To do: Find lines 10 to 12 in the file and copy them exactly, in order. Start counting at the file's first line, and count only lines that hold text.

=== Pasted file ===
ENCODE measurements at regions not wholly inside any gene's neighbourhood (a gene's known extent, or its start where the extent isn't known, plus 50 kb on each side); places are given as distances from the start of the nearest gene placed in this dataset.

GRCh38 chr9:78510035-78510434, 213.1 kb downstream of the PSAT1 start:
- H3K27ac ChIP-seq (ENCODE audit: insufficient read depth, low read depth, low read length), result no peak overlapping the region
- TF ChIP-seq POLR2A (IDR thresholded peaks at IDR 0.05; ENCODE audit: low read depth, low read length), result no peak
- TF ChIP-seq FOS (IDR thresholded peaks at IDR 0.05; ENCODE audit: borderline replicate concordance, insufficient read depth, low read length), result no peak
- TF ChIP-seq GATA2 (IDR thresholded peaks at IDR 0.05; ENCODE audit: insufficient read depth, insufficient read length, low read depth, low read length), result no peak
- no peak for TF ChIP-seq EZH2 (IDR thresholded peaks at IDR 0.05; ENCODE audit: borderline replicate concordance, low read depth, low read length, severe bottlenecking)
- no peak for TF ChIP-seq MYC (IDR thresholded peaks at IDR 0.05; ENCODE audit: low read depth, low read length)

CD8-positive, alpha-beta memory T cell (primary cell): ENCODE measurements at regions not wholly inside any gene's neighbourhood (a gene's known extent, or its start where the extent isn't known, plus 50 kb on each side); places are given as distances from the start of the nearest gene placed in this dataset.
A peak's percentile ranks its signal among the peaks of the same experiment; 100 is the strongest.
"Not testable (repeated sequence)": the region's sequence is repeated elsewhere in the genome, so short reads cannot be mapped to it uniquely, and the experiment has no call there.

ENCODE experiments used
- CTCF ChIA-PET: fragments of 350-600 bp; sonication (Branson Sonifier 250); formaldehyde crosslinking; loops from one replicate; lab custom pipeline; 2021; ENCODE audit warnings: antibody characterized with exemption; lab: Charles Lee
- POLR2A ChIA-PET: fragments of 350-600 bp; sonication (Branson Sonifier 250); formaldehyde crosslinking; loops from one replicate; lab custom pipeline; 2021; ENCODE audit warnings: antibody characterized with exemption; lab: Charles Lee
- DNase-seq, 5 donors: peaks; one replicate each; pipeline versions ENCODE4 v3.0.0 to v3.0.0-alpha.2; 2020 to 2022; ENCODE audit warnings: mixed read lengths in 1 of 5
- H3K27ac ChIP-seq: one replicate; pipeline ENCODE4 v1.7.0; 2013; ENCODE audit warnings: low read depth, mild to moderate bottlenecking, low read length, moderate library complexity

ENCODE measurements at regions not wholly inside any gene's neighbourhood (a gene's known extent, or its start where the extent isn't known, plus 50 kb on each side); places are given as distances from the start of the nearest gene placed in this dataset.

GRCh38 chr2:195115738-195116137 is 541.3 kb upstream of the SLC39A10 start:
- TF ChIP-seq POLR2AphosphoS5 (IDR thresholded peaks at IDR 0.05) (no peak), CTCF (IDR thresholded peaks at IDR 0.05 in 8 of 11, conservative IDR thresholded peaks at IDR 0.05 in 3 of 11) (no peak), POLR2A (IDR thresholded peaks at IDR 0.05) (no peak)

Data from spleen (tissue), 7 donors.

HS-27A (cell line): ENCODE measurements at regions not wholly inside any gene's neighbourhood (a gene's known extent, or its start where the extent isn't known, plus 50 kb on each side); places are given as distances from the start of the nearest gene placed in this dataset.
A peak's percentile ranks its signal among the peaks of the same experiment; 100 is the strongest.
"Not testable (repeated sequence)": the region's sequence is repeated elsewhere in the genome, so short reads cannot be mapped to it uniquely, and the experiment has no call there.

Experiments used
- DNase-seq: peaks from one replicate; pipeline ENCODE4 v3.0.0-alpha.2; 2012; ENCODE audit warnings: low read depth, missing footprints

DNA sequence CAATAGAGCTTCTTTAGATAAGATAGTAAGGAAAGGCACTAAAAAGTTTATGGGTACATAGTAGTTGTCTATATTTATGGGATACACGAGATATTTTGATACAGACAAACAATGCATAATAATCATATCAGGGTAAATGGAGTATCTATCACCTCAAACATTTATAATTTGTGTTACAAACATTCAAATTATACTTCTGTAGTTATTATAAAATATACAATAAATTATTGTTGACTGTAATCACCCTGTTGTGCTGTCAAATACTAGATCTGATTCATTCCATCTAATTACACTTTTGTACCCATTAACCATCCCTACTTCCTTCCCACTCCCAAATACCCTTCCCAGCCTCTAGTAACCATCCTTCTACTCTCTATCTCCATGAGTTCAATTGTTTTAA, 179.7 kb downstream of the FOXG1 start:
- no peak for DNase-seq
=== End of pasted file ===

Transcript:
A peak's percentile ranks its signal among the peaks of the same experiment; 100 is the strongest.
"Not testable (repeated sequence)": the region's sequence is repeated elsewhere in the genome, so short reads cannot be mapped to it uniquely, and the experiment has no call there.

ENCODE experiments used